Javascript is my favorite language

…well, one of!

Javascript has a bad wat reputation. Despite the difficult history and being an ugly-duck of programming languages there are some ideas that Javascript today does better than other languages in my opinion.

Brendan Eich wrote javascript in 10 days, in May 1995 https://en.wikipedia.org/wiki/JavaScript

Personal Context

In past I’ve never fully commited to writing Javascript. jQuery was my goto to enhance Rails apps for a long time but I never really invested into learning the language.

It was like Bash scripting: most people know how to use it but never really learn how to program with it beyond simple helper scripts.

With NodeJS things did change and I worked on projects where I started noticing features other languages don’t have.

I like learning languages that teach me something new, with Javascript one can say it’s prototype based programming. But that’s not what I like the most.

Javascript, the rebel

What I appreciate about Javascript is that it provides its own perspective.

Ie, Javascript had own solutions to problems most OOP languages solve with classes:

If you have state – use classes

or

OOP model familiar to everyone and easy to use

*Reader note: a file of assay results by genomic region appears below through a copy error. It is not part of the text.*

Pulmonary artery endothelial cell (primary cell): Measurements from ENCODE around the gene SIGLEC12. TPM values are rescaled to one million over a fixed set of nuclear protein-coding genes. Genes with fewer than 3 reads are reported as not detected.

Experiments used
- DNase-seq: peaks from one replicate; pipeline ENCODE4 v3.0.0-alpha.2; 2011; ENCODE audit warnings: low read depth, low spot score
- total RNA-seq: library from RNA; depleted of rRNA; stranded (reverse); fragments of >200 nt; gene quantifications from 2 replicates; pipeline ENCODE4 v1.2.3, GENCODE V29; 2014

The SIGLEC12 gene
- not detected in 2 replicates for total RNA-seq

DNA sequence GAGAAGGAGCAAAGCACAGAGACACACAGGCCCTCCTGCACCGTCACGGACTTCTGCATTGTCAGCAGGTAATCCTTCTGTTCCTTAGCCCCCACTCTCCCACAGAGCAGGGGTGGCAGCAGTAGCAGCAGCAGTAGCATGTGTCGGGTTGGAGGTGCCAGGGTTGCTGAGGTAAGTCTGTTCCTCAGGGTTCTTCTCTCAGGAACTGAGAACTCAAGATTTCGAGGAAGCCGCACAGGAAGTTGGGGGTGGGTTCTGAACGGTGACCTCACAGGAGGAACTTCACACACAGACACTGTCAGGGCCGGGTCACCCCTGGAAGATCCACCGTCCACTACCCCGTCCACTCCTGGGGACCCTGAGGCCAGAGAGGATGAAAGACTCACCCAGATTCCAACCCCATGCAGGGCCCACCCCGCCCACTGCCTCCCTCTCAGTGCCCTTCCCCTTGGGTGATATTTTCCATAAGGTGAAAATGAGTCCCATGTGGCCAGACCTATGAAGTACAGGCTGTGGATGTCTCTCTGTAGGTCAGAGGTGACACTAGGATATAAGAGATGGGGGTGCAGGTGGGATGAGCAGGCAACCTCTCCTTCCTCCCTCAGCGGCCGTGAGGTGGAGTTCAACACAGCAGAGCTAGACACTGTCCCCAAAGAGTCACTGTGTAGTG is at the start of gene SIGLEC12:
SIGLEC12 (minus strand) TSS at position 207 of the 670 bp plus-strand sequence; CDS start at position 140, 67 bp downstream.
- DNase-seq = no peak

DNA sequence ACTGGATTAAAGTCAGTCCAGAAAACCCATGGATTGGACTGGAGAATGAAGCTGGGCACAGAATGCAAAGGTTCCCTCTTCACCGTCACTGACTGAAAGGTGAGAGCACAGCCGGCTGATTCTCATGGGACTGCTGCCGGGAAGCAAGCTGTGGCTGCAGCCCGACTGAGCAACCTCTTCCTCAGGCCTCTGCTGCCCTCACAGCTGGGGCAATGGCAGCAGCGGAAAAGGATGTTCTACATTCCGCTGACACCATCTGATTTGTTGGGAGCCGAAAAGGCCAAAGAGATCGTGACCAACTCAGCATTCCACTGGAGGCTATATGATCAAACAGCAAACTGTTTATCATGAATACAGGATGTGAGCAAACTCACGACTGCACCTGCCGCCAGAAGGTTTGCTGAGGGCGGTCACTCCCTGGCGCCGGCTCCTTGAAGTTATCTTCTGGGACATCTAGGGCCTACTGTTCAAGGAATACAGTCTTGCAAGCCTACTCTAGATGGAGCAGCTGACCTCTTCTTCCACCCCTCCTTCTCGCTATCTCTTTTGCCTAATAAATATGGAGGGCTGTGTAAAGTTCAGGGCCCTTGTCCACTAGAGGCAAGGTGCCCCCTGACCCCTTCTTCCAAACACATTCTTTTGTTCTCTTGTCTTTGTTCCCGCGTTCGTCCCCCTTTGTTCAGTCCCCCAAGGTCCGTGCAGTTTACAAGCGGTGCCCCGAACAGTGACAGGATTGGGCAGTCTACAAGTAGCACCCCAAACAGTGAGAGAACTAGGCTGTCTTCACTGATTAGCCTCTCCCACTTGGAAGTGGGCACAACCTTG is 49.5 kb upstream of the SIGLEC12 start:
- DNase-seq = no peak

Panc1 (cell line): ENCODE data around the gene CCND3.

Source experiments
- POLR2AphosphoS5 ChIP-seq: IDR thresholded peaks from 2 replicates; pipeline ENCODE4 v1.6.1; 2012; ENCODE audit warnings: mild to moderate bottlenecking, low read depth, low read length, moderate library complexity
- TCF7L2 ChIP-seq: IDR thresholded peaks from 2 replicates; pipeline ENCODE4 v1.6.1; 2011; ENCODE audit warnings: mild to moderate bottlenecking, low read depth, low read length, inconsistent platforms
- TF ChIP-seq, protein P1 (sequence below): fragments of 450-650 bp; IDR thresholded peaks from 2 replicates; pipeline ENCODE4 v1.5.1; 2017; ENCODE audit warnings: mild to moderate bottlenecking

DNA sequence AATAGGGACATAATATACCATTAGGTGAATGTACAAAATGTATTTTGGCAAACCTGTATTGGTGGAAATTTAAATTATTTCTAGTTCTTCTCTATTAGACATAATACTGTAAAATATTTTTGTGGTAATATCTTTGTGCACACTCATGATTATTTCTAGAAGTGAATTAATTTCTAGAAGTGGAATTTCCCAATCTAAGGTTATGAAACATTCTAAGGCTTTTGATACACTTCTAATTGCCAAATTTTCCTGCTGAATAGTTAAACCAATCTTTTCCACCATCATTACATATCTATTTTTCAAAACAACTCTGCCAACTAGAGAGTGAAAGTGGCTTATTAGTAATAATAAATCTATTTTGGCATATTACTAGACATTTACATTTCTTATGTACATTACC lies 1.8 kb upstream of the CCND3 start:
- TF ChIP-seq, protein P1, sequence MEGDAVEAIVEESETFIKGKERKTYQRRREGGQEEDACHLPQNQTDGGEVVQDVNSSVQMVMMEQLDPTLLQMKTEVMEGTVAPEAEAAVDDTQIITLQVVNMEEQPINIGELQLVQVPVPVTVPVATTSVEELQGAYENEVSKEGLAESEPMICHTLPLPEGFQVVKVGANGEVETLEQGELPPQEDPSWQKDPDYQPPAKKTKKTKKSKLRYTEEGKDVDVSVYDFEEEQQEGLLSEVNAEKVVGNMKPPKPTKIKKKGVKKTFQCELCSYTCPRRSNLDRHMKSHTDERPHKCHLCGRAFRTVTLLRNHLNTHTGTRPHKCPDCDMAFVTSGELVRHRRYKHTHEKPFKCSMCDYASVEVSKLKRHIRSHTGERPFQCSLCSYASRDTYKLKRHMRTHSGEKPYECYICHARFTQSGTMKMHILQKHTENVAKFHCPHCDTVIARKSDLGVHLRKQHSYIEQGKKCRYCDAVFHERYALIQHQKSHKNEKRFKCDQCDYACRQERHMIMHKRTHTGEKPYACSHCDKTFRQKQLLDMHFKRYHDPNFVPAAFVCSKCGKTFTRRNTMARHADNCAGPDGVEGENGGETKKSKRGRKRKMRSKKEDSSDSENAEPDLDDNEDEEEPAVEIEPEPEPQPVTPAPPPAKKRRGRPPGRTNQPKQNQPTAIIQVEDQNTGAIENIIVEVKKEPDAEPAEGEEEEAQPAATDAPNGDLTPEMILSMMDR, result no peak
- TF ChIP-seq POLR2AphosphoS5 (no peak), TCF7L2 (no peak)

Unfortunately, the peer pressure was so strong that Javascript got class in 2015

JavaScript classes, introduced in ECMAScript 2015, are primarily syntactical sugar over JavaScript’s existing prototype-based inheritance. The class syntax does not introduce a new object-oriented inheritance model to JavaScript.

I’m convinced there’s no need for class in Javascript. Strong argument against classes is React’s transition to functional Hooks

For a while, the canonical answer has been that classes provide access to more features (like state). With Hooks, that’s not true anymore. How Are Function Components Different from Classes?

Now why is it all important?

Well, what if there are better ways to program and not use any classes?

Javascript, my favorite parts

  1. State with functions
  2. Named arguments, named returns
  3. Decomposition: Destructuring and Spreads

1. State with functions

Returning a closure from a function enables “having state”:

// https://codepen.io/gmarik/pen/pXPxMR
const Count01 = (start) => {
  let count = start
  return () => {
    count += 1
    return count
  }
}
const inc = Count01(4)
console.log(inc())
// => 5

2. Named arguments, named returns

This approach is beautifully explicit: behavior is defined exactly by what’s returned by the function(aka constructor, compared to OOP’s opaque constructor)

// https://codepen.io/gmarik/pen/Prmxqw
const Count02 = ({start = 1}) => {
  let count = start
  const get = () => count
  const inc = () => count += 1 
  return {get, inc}
}

const counter = Count02({start: 3})
counter.inc()
counter.inc()
console.log(counter.get())
// => 5

3. Decomposition: Destructuring and Spreads

Destructuring is a duck typing in a way: it lets client request specific functionality. Thus focus shifts from types to behavior:

// https://codepen.io/gmarik/pen/OejgqM
const {log, table, ...rest} = console
log("hello world")
table(rest)

Conclusion

Thank you!

for reading this far.

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